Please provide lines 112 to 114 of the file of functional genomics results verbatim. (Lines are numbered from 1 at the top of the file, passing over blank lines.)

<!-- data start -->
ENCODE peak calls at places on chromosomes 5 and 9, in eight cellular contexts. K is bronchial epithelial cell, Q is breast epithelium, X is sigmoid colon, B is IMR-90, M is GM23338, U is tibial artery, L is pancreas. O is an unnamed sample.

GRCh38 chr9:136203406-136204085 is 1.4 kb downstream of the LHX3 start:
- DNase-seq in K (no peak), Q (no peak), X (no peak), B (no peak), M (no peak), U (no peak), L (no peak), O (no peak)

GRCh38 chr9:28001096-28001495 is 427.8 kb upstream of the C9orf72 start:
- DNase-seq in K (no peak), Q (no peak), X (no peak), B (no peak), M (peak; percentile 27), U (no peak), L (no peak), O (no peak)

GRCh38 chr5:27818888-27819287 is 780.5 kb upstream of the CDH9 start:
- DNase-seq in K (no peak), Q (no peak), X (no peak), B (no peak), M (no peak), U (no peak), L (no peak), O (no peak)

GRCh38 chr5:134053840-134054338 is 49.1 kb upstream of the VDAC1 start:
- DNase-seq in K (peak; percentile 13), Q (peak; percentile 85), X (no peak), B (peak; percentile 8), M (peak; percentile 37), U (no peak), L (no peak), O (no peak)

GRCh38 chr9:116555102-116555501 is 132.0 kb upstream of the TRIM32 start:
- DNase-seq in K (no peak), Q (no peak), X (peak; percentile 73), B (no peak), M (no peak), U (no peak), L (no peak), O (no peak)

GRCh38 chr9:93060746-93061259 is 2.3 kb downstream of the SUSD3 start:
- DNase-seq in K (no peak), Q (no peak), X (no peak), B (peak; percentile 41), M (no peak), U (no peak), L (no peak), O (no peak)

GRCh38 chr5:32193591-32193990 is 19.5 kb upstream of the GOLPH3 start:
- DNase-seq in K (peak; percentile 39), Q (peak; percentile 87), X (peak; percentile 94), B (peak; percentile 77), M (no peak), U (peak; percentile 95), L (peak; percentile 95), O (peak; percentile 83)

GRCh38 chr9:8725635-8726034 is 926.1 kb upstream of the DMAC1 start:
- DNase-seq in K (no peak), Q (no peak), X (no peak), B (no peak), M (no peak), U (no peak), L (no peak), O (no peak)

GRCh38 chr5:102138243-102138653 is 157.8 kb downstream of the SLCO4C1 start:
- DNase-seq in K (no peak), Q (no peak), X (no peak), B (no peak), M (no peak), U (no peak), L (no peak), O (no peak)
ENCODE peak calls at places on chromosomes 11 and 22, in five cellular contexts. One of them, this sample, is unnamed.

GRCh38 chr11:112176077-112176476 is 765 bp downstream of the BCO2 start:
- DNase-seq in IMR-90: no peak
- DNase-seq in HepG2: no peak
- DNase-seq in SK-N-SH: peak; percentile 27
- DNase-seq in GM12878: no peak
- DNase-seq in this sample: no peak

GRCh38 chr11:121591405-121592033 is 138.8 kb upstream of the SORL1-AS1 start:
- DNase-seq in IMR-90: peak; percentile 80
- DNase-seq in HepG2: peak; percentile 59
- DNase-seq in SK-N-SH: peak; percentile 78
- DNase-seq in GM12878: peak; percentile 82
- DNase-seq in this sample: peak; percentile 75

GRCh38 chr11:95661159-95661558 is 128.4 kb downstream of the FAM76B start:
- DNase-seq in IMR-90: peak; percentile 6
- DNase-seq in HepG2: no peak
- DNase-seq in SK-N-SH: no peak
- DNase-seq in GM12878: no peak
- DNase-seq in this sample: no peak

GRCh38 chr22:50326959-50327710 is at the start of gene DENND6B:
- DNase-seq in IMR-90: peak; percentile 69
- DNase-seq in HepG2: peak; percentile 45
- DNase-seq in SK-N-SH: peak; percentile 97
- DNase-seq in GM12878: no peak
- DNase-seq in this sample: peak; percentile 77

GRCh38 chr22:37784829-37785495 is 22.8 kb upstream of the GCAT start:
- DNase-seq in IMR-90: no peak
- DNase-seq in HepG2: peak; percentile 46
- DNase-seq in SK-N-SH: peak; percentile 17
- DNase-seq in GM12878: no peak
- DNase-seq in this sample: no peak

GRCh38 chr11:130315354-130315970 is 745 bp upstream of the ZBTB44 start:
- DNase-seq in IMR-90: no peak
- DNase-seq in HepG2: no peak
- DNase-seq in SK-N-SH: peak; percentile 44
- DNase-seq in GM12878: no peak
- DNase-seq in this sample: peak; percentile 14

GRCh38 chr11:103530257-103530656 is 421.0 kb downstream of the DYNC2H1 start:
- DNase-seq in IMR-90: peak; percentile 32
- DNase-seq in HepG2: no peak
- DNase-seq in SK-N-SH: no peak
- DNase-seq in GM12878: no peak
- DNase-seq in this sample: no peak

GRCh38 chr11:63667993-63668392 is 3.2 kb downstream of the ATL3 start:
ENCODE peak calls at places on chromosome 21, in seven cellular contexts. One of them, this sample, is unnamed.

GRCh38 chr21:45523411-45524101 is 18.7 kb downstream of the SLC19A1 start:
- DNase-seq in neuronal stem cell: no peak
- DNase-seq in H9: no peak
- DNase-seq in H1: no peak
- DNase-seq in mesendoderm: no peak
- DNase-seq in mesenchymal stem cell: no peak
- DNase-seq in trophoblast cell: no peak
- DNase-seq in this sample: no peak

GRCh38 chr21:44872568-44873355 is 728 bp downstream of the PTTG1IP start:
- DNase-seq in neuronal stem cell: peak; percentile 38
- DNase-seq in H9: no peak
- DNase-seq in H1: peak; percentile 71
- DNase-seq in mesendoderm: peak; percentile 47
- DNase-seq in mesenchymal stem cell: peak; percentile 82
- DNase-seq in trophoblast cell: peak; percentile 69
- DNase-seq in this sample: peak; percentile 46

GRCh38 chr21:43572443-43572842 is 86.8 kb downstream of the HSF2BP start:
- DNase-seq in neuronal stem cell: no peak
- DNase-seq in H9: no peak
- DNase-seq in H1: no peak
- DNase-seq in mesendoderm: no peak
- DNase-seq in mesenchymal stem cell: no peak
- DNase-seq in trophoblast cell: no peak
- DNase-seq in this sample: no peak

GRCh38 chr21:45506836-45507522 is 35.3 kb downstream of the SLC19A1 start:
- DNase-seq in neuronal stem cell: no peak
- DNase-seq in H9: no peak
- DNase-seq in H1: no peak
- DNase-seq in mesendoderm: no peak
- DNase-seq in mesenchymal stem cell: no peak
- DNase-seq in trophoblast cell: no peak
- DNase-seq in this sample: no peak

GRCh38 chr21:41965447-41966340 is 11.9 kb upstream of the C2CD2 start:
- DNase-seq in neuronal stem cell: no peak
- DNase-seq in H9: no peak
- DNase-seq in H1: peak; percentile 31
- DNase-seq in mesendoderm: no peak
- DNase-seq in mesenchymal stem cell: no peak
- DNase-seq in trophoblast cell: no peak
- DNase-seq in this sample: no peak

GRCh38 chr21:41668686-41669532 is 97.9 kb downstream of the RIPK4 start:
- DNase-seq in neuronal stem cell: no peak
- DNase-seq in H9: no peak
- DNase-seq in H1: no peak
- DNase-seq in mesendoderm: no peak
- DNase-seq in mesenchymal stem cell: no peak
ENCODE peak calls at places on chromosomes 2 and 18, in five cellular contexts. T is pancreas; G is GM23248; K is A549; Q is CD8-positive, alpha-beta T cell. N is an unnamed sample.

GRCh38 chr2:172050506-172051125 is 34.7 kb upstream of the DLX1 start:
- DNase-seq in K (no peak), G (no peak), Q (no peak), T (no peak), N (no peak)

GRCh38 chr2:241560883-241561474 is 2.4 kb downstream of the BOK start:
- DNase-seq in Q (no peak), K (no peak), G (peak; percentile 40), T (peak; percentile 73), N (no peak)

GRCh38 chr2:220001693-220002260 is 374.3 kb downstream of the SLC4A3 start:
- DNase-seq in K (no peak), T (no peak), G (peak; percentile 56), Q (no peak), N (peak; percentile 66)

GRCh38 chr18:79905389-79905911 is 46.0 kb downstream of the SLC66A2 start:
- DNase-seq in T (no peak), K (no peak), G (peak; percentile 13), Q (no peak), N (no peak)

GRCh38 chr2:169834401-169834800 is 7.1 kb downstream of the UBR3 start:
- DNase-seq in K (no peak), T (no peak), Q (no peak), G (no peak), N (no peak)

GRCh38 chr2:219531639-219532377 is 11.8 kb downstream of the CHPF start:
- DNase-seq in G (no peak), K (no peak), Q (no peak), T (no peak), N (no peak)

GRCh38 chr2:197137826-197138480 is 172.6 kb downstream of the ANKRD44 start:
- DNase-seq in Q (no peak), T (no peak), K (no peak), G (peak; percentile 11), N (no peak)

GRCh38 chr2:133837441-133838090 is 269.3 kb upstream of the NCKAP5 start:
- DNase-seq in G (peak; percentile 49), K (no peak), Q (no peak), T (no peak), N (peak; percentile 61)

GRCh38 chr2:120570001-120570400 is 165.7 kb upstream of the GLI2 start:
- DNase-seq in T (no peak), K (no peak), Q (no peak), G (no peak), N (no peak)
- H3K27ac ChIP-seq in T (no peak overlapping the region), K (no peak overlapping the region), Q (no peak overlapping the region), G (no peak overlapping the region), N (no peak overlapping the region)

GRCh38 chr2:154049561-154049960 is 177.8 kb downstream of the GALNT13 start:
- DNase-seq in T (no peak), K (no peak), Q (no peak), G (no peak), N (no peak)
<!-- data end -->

GRCh38 chr2:172050506-172051125 is 34.7 kb upstream of the DLX1 start:
- DNase-seq in K (no peak), G (no peak), Q (no peak), T (no peak), N (no peak)

GRCh38 chr2:241560883-241561474 is 2.4 kb downstream of the BOK start: